• I have a copy of the 'Camaro White Book.' I think the latest edition was published in 1998 or so. Great reference book for anyone who owns a Camaro. It outlines the options and how many cars were produced with each option etc. It is categorized by year and is really easy to use. I believe these guides also exist for Corvette. Not sure though if they exist for any other models. Anyway ... I just would like to know if my particular Camaro left the factory as it exists today. I know that through the PHS ... documentation etc. can be provided to a Pontiac owner if interested. Thanks for the advise about the book though. I hope the historical search soon becomes a Chevy possibility
  • Mr_ShiftrightMr_Shiftright Sonoma, CaliforniaPosts: 58,461
    Oh, yeah, I think it is called the "white book" My mistake.

    I kinda doubt that without a build sheet you'll be able to prove anything for certain but you can build a logical case for something being on your car--like for instance if the one option is part of a package, and if you can show one of the options are being original (original stamping or paint, etc.), then you've proved the package---that sort of thing.

    Also, if the option is rare it still might be "minor" and of no consequence to collectors or to the car's value. The Camaro with the only pink sun visors every recorded is no more valuable for it (that of course is an extreme and silly example but you know what I mean).

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  • ndancendance Posts: 323
    Hey, you never know. If it were a '69, you could be looking at the Liquid Tire Chain option. Maybe we're talkin' bench seat / column shift.

    Seriously...except for the high performance engines the only option that is meaningful might be 4 wheel disks...which were a dealer option that year ('68) in any case rather than factory (OK, OK, I suppose that dual quads on a 302 and/or that oddball cold air inlet which goes into the firewall might count).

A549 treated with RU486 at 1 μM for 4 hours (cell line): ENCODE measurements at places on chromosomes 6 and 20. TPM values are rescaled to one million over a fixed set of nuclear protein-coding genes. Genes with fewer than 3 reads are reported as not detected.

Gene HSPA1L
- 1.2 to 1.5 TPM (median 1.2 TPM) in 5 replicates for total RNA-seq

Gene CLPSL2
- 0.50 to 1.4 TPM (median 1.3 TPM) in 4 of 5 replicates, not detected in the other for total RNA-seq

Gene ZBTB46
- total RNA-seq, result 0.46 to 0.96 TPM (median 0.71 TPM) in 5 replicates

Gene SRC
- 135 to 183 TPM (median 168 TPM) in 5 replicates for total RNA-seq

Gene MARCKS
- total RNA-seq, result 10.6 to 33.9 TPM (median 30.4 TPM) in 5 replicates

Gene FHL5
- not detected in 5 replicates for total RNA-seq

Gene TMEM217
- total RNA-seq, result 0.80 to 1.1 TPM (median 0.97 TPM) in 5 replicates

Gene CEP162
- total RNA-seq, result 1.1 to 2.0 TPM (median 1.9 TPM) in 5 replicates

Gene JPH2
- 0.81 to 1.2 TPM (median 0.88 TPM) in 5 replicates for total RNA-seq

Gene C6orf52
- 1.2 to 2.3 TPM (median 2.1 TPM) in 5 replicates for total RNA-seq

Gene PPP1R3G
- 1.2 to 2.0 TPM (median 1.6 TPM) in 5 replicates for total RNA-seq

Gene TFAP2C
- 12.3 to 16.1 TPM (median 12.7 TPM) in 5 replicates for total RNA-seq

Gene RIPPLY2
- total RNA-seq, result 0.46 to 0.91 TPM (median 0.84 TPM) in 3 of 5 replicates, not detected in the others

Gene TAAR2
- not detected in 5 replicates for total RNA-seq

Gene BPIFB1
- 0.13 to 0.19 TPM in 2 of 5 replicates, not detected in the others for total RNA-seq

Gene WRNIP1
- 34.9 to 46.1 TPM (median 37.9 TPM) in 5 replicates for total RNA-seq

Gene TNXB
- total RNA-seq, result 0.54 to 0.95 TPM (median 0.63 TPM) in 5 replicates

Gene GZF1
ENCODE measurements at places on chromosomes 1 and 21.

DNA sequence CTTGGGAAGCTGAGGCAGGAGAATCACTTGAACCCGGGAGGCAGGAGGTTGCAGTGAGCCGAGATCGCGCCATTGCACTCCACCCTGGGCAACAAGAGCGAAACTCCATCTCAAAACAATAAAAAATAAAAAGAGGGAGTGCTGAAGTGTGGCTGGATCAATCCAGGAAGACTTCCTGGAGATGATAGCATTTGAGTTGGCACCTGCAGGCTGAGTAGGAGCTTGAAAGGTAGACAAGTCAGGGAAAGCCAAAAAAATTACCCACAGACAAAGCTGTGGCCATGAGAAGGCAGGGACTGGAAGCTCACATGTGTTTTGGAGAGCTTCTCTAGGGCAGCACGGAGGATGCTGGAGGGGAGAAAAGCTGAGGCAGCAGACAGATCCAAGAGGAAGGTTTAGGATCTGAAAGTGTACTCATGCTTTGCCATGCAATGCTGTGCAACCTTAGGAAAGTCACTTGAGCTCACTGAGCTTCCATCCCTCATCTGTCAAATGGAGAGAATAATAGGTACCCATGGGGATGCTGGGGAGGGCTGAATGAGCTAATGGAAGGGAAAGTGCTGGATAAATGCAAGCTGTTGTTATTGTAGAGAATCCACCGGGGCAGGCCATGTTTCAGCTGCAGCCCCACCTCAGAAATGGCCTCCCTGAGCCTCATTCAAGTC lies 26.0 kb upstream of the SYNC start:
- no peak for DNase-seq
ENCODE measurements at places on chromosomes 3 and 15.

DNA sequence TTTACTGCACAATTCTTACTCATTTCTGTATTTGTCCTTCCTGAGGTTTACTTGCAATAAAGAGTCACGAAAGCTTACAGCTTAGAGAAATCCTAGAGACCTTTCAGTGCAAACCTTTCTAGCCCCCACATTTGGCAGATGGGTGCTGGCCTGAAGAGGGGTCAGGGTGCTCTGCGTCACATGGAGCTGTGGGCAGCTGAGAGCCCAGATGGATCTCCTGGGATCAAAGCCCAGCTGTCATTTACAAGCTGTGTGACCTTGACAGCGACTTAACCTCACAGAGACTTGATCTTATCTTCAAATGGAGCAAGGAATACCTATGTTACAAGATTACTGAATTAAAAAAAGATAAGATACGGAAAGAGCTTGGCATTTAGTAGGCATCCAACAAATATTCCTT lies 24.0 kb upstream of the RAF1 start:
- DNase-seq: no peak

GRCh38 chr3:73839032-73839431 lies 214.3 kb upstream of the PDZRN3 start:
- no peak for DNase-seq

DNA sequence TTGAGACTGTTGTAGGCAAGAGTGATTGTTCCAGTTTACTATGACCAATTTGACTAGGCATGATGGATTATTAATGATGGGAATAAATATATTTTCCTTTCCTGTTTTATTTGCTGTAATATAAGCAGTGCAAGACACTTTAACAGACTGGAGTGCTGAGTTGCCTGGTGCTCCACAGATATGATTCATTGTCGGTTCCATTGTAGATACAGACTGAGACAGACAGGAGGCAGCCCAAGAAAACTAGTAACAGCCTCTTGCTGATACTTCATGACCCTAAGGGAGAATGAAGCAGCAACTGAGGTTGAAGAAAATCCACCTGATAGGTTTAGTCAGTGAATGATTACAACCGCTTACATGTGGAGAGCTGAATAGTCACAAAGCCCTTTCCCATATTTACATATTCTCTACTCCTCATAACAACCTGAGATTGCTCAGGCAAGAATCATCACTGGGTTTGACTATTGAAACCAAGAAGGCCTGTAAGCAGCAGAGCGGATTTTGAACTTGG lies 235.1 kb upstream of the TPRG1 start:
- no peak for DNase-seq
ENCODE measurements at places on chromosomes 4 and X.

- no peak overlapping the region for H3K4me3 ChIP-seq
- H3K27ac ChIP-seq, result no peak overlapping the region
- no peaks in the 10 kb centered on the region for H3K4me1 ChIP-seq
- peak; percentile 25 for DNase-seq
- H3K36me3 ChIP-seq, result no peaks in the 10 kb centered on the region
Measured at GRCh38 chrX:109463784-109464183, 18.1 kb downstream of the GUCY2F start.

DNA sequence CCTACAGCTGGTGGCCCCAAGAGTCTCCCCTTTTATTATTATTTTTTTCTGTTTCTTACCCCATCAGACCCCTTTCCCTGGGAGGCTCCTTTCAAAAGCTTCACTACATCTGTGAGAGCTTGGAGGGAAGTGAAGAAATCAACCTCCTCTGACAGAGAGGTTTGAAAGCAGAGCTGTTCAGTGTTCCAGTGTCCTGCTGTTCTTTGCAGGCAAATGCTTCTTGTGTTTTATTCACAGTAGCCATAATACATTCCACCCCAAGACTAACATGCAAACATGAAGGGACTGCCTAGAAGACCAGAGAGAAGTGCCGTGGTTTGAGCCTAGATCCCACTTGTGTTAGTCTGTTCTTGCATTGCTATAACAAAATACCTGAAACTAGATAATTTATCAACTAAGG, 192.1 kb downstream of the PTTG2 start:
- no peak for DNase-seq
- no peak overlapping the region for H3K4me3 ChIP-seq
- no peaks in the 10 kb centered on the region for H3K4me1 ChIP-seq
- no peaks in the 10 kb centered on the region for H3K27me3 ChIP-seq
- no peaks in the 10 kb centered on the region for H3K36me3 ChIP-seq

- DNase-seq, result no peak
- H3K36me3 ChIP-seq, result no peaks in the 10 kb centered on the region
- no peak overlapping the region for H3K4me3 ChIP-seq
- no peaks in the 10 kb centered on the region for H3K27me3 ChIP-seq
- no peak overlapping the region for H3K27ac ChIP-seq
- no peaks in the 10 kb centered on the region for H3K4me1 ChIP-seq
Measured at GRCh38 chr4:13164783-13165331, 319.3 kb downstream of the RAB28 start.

YMMV, as usual.
  • rea98drea98d Posts: 982
    Anyone paying 5-6 million for a car, even a ferrari, deserves to be taken to the cleaners, laundered, dry cleaned, pressed and hung out to dry, IMO. I'm the kind of car guy who cries when he sees a trailer queen. I mean, the car is so over restored, with so much money in it that it can no longer be taken out on the open highway, and driven. And deep down inside, all cars want to be driven. I'd think the trailer queens would cry too, if they could. Want an investment? Buy real estate. Want some top-down wind in your hair 8 growling cylinders Chuck Berry on the in-dash record player fun? Buy an old car.
  • grbeckgrbeck Posts: 2,361
    Weren't the fast-roof 63 1/2 Galaxies part of a division-wide promotion? Didn't the Falcon Sprint, with the sleeker roofline, come out at the same time? And wasn't the XL version of the Fairlane Sport Coupe introduced at this time, as well? I think they also all featured bucket seats, which was a big deal in 1963.
  • Here's the official word.

    It is true that we are working on a project for Chevrolet to retrieve and organize the history files for Chevrolet Division. However, you are a bit premature to request information on a vehicle.

    My personal background is that I originally came from the Chevrolet Fleet & Special Order Group (the collector community calls it COPO) back in the late 60's and early 70's. I worked on the marketing side of many of the now collectible Chevrolets that were built during that time, plus I have collected cars myself for almost thirty years.

    This project is a major undertaking and will require quite some time to get things organized. I am sure that information will be published when the project is complete. Stay tuned!

    Jim Mattison
    Automotive Services, Inc.

    a.k.a. (Pontiac Historic Services)